“Take a deep breath, get your house in order and focus on agility.” Tim Murfet has some pretty strong advice for CIOs and IT directors, but as managing partner for global architecture and core technology at IT services giant Accenture in Europe, his perceptions are shaped by what leading-edge technology adopters are already doing to achieve business agility.
He paints some background to that insight. What has resulted in the past few years, under the influence of the economy, delays in technology delivery and the growth of the Internet, are three major shifts: commoditisation, architectural standardisation and consolidation.
“If you look at the technology stack, everything is being commoditised – from the operating systems, to execution architectures, even at the integration layer. The benefit is that IT architecture groups can now focus on achieving business process flexibility for the organisation.
Directly related to that is standardisation: “There may be Windows, Unix and Linux, but there are only two architectures, .Net and J2EE, and one or two hardware platforms. But all of these things have actually come together in an enormous amount of standardisation.”
The result is widespread consolidation of systems within the IT stack and a concomitant consolidation within the industry.
From that new base, CIOs are focusing on 14 strategic areas: seven centred on improving efficiency, seven on supporting agility.
- Global souring models, with a renewed emphasis on quality of specification, acceptance and managing programmes.
- The tiering and prioritisation of IT initiatives based on the value delivered to the business.
- Standardised risk management covering the business risk and the IT risk.
- A return to formal systems development methods, particularly with multi-site development.
- Consolidation of applications on .Net and J2EE, with an increasing focus on open source.
- Rationalisation of infrastructures with a focus on the Intel platform.
- The acceptance of a performance culture based on IT Infrastructure Library (ITIL) processes.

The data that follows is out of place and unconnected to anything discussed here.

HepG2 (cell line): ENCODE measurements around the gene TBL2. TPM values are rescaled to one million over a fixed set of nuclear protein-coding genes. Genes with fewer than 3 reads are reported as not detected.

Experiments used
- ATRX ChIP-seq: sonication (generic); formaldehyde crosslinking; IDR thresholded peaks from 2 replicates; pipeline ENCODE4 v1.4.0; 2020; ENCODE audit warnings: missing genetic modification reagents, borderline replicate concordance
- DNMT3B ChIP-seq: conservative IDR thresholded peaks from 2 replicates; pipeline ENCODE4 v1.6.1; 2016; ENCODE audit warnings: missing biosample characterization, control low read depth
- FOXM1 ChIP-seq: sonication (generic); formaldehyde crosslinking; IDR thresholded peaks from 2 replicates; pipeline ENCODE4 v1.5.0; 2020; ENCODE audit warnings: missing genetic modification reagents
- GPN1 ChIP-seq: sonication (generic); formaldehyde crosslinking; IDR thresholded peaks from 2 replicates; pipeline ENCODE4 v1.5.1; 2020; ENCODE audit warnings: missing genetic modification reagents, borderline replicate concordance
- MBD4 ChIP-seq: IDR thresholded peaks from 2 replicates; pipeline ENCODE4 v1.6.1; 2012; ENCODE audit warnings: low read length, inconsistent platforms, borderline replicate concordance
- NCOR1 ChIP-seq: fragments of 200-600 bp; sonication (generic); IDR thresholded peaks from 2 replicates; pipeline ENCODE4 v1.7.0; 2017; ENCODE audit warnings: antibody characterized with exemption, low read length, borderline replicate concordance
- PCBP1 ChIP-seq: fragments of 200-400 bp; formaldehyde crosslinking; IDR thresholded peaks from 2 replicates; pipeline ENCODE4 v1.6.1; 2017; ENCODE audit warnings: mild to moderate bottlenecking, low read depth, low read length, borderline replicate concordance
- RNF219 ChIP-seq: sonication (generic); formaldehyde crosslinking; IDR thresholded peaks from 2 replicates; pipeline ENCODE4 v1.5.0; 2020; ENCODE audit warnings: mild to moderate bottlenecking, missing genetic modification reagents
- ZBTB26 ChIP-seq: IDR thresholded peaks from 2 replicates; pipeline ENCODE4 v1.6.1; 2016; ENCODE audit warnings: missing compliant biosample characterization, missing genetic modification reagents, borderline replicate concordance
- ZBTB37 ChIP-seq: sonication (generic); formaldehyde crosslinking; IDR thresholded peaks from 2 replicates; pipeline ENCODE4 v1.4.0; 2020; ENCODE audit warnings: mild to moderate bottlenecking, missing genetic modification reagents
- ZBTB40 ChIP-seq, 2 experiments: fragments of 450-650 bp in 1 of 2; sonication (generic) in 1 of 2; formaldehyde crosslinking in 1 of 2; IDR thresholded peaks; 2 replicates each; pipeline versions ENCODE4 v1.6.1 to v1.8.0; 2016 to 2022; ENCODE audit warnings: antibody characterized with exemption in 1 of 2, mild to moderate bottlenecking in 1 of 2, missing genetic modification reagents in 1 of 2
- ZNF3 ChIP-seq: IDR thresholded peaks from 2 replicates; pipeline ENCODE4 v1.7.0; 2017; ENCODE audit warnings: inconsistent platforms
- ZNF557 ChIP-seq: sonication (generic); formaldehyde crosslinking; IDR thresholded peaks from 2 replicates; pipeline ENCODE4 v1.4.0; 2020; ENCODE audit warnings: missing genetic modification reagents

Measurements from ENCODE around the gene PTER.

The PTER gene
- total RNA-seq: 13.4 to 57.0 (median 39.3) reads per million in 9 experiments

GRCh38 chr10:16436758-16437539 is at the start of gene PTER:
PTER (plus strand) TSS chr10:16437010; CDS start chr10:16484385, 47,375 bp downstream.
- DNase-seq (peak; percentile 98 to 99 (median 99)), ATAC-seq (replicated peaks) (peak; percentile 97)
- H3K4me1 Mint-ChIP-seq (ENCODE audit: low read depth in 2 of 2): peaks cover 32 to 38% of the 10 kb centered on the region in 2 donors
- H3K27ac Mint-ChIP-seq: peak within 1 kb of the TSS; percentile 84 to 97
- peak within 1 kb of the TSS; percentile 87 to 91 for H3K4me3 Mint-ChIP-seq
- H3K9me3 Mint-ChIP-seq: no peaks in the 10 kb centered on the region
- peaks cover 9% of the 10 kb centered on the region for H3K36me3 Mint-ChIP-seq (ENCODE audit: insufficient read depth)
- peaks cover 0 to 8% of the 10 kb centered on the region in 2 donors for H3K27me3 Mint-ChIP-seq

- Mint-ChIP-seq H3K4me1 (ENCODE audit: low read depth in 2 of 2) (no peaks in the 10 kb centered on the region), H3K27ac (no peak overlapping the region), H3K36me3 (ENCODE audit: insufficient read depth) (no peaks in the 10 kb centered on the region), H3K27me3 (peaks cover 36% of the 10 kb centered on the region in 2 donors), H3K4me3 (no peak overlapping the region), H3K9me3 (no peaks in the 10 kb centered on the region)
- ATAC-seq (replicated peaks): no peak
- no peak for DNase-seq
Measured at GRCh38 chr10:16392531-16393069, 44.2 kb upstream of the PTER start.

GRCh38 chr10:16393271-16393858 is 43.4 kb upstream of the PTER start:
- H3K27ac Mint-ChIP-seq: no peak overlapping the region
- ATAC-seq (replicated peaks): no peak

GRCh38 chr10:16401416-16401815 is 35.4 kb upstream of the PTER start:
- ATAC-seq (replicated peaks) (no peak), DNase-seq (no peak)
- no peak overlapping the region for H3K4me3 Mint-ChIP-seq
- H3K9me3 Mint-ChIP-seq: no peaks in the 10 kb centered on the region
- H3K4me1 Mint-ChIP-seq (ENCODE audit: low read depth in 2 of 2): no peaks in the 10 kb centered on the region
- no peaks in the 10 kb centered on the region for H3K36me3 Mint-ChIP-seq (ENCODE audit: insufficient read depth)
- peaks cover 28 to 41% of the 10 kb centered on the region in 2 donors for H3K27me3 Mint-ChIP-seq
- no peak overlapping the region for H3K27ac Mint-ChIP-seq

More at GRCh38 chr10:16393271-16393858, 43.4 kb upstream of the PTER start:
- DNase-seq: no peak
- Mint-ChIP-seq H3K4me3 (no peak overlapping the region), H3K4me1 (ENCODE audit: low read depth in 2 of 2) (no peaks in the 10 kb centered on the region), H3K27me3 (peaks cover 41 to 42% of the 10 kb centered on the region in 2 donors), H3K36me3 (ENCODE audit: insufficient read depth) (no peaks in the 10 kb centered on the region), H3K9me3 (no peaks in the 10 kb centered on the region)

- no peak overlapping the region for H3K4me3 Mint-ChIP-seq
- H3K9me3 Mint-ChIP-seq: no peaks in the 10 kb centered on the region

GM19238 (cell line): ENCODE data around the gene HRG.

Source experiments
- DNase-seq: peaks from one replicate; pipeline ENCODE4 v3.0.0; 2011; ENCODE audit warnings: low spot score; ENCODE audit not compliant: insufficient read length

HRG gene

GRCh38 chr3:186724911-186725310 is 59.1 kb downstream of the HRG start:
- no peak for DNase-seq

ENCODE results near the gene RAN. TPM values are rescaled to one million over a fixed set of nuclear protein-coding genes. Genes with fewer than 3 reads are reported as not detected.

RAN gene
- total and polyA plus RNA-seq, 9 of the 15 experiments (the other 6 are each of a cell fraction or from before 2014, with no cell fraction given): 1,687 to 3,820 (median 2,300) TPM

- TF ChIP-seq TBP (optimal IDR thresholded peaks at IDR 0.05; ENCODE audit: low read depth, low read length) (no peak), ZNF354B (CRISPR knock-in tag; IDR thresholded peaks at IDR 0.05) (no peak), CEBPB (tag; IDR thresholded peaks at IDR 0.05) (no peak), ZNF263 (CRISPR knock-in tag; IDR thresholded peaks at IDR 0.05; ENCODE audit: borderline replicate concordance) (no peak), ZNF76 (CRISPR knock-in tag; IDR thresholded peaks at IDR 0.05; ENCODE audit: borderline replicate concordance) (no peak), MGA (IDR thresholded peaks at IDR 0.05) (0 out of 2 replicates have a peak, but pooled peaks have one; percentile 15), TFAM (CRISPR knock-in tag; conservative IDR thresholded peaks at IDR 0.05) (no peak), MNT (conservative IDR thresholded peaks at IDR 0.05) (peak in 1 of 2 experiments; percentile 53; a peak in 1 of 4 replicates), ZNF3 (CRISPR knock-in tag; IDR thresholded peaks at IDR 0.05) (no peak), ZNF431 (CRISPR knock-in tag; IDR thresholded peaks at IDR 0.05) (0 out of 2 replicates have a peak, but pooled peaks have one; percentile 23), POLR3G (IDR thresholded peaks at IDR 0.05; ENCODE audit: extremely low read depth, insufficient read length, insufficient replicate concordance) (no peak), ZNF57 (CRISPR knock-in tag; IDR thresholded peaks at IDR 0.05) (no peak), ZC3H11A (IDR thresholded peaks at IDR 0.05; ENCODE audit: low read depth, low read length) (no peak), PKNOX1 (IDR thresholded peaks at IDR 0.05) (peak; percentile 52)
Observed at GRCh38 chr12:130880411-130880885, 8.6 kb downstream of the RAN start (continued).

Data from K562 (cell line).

- Beyond that, the second seven priorities he observes are focused on maximising agility and business value.
- Business process outsourcing and business-on-demand linked to global sourcing strategies.
- Taking a business process view within IT, underpinned by an architecture that supports business process flexibility and is directly related to business costs.
- Enterprise identity management, with single sign on and system-to-system identity transfer.
- Customer focused IT architectures linked to several cutting-edge technologies, including mobility, RFID tags and information insight.
- Service-oriented integration driven by a flexible framework based on web services.
- Utility computing and the building of high-speed networks of systems and storage resources.
- Off-the-shelf integrated technology architectures that come with development architectures and operations architectures as part of the core software platform.
But overriding those specific strategies should be some high-level thinking. “The first step in terms of agility has to be to establish an agenda for change – a two or three year plan for IT that is mapped very closely to shareholder value. That will provide a framework for all key decisions. CIOs should work out the business levers for their business, and map IT investments to them,” says Murfet.
That is a daunting challenge, but there has been scope for reassessment. “We are three-quarters of the way through that breathing space. That presents the opportunity to create an IT structure that supports business values and business agility. “Take it before things start to heat up again,” he counsels.